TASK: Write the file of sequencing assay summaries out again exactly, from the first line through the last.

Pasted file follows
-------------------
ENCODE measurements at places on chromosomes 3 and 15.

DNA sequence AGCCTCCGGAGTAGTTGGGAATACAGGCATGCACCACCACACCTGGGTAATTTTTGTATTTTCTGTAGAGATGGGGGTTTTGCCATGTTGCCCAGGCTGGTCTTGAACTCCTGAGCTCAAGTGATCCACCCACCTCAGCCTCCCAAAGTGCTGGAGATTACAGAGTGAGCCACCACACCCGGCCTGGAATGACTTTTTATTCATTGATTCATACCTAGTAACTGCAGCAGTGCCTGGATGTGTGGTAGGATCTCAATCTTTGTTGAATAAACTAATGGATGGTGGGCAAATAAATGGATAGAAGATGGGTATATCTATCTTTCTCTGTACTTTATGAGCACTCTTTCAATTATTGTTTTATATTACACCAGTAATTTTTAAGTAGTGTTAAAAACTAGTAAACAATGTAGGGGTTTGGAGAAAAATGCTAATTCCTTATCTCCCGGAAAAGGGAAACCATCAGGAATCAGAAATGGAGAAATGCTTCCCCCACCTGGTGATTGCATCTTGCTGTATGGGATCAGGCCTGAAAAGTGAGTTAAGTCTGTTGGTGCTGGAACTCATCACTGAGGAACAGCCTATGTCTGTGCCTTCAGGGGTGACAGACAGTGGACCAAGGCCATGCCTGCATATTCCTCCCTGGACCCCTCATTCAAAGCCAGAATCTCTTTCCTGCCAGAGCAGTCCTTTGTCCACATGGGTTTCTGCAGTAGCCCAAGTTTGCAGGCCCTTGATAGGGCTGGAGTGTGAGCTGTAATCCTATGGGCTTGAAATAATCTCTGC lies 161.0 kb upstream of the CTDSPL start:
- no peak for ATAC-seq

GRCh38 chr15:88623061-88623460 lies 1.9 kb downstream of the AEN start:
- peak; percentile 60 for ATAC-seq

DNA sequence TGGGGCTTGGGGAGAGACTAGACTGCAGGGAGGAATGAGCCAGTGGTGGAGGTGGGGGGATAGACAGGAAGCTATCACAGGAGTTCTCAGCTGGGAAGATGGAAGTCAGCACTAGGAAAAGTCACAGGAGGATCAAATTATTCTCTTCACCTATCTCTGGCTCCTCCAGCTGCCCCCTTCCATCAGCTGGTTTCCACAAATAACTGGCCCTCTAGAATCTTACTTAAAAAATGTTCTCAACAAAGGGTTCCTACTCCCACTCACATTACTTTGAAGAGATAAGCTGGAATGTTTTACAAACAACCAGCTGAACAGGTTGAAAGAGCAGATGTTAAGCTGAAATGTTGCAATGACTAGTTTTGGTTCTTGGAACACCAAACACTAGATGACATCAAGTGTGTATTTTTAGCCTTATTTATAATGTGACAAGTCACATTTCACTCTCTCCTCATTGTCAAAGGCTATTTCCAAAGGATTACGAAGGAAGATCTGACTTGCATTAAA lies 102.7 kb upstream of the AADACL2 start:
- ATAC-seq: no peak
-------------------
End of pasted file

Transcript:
ENCODE measurements at places on chromosomes 3 and 15.

DNA sequence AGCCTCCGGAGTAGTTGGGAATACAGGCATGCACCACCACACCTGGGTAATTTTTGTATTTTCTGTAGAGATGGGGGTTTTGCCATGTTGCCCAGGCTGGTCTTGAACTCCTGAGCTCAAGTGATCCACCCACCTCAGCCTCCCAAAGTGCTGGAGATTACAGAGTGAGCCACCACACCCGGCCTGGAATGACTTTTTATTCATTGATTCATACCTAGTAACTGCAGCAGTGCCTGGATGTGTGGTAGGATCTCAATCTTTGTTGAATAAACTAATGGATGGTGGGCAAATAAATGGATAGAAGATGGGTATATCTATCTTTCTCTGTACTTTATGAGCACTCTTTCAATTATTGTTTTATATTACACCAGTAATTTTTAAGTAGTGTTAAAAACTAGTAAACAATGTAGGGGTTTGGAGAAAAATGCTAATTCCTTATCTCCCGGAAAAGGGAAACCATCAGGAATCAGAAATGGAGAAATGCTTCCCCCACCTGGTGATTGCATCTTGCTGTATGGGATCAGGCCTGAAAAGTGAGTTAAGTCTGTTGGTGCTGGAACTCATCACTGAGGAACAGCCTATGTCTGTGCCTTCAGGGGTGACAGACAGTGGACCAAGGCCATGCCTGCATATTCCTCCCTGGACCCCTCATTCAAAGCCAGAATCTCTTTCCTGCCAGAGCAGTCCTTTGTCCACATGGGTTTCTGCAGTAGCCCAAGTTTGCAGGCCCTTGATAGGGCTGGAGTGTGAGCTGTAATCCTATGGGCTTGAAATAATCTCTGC lies 161.0 kb upstream of the CTDSPL start:
- no peak for ATAC-seq

GRCh38 chr15:88623061-88623460 lies 1.9 kb downstream of the AEN start:
- peak; percentile 60 for ATAC-seq

DNA sequence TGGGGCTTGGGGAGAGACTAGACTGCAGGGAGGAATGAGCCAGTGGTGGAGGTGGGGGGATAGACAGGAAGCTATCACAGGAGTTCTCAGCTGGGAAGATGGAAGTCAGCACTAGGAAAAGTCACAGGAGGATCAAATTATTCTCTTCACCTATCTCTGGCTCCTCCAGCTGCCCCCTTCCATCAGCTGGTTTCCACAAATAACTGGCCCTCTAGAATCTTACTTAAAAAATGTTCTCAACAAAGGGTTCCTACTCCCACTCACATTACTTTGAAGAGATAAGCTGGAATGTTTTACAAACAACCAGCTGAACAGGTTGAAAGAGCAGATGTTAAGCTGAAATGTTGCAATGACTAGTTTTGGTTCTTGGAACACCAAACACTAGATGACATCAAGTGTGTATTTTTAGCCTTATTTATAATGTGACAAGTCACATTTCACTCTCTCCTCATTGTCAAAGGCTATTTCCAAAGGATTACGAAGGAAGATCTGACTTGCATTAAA lies 102.7 kb upstream of the AADACL2 start:
- ATAC-seq: no peak